Anonymity and Online Abuse
I just read wikiman’s post on gender and the digital divide and it is pretty decent, especially since he does not buy into one of the modern myths about online abuse, namely that anonymity both enables and intensifies the abuse.
However, the things that always interests me about this kind of story is the way that they are almost always single issue. Moreover, so much of the popular press – well, I guess wikiman isn’t necessarily ‘popular’ press – focuses almost exclusively on the experiences of abuse that women get. I’m not sure if this is a result of the fact that the tech/online community is – decades after the fact – finally starting to grapple with feminism, sexism, and misogyny.
One of the things he notes is that
there’s no real preparation for dealing with it. It’s not really discussed much.
Which is interesting since in some of the corners of the internet that I inhabit, this sort of thing is frequently discussed.
As he further points out:
the problem of abuse is exacerbated by the internet in general (it allows disconnected contact in a fashion which allows cowards to flourish), social media in particular (it allows direct access and potentially even the feeling that you ‘know’ someone and so are entitled to comment on their appearance, etc) and is much much worse if you’re female, gay, or in an ethnic minority
In feminist (and other anti-oppressive) discourse, Crenshaw’s idea of intersectionality has become nearly ubiquitous. And it would enrich many discussions about this sort of thing (online harassment), if more people writing about it were to actually take it into account. This quotation treats these all as if there were discreet identities (they aren’t, since some magical people manage to be gay women of colour).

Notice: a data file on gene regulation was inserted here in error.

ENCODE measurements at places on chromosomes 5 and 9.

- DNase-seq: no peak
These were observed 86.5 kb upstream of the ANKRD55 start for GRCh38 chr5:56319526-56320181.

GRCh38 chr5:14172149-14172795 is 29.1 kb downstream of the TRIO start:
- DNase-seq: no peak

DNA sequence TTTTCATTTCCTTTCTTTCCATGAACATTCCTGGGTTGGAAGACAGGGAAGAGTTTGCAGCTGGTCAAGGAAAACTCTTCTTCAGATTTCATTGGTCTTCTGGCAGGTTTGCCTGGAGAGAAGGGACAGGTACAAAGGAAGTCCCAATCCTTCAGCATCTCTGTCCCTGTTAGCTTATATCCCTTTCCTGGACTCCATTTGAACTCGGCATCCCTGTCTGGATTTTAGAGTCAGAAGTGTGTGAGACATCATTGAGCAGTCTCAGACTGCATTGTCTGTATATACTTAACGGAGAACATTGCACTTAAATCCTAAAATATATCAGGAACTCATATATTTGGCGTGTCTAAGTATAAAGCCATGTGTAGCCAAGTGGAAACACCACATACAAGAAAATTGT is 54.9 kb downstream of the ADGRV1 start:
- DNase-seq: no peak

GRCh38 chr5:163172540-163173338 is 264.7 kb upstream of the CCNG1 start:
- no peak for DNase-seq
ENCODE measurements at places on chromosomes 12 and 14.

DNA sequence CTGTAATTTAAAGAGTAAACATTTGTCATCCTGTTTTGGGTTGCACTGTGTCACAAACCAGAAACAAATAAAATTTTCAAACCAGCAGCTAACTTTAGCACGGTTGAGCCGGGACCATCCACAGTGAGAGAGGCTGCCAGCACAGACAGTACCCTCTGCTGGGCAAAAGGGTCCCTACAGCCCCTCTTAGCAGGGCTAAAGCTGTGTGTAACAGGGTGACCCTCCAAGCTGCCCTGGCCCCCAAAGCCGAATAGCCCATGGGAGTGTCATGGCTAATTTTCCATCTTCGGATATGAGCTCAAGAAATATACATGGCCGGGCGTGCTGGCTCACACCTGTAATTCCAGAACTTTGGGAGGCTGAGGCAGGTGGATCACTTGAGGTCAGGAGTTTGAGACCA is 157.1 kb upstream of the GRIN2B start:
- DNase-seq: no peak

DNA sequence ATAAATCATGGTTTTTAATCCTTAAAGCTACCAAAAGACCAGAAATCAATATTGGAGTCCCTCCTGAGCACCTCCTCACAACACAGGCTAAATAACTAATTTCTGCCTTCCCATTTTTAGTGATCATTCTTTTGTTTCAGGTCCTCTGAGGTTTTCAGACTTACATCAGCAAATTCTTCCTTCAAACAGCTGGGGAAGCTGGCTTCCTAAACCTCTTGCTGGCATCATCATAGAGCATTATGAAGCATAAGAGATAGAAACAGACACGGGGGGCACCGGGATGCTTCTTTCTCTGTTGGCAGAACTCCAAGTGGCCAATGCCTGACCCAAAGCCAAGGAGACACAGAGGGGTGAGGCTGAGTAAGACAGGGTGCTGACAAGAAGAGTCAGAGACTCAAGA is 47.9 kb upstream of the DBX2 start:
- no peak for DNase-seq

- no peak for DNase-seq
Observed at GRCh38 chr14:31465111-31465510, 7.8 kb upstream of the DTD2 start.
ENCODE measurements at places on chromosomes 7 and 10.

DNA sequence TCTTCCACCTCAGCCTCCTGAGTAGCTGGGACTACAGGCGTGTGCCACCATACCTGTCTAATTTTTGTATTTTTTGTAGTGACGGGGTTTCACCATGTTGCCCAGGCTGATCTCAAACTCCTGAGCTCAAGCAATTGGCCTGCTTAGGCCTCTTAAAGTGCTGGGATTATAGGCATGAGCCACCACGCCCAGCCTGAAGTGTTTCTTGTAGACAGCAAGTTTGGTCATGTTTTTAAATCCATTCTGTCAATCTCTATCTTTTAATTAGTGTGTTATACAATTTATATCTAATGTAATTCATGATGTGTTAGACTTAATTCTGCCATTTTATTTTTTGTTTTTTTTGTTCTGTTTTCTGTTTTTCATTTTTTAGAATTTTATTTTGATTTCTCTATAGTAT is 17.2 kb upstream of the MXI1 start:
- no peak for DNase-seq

So, to partially answer wikiman’s statement about the lack of preparation for dealing with online harassment: some people are already prepared. I never needed any preparation for dealing with online harassment. Mostly because my offline life adequately prepared me for dealing with anything from microaggressive behaviour to violent threats (I’m including sexual violence here, btw).
Online abuse can be tough because it can come at far greater quantities than real life, but it is also much easier to block, ignore, escape safely. And, while it may happen with less frequency, there is still no good way to deal with someone shouting slurs at you and threatening you with violence. To your face.
He rightly notes that it isn’t about anonymity, since people are perfectly willing to sign their names to their abuse. This is unsurprising when we live in a culture where people are perfectly willing to behave in abusive and oppressive ways offline. They do it in public, in the workplace: anywhere, really, that they feel like it. They do it because, by and large, there are no consequences and, in many cases, they are supported and encouraged.
But few people will speak out because it breaks the minority bargain – where we are tacitly allowed to participate in public life so long as we remain silent.
Which creates the illusion that wikiman thinks is actually reality:
It’s not really discussed much. There’s a tendency to laugh it off or, worse, to feel misplaced guilt about it – maybe I inadvertently led them on? So it doesn’t get shared, and you don’t get the relief and understanding that comes from realising other people are getting this abuse too, and it’s not your fault.
It speaks a lot to the sorts of discussions and spaces that he regularly inhabits, since who are the agents in this? I can guarantee you that I’ve had many, many, many discussions with other people of colour about this sort of thing. That, when we can we talk about this sort of thing, but we do it amongst ourselves and when we feel it is safe to do so. Just because you’ve not been party to a certain kind of discussion, that doesn’t mean it isn’t happening.
Above all, I just wish that there was more effort to connect offline abusive behaviour with online behaviour. That more people really understood that the Internet is not presenting us with a new phenomenon of abuse. Instead it give us better and more transparent records of it happening (and perhaps that is what all the shock and feelings of newness are about, since the Internet lays bare what has been happening offline all along). Fretting about how anonymity may or may not make abuse worse online, doesn’t help the people dealing with abuse and threats from people they know but are powerless to stop.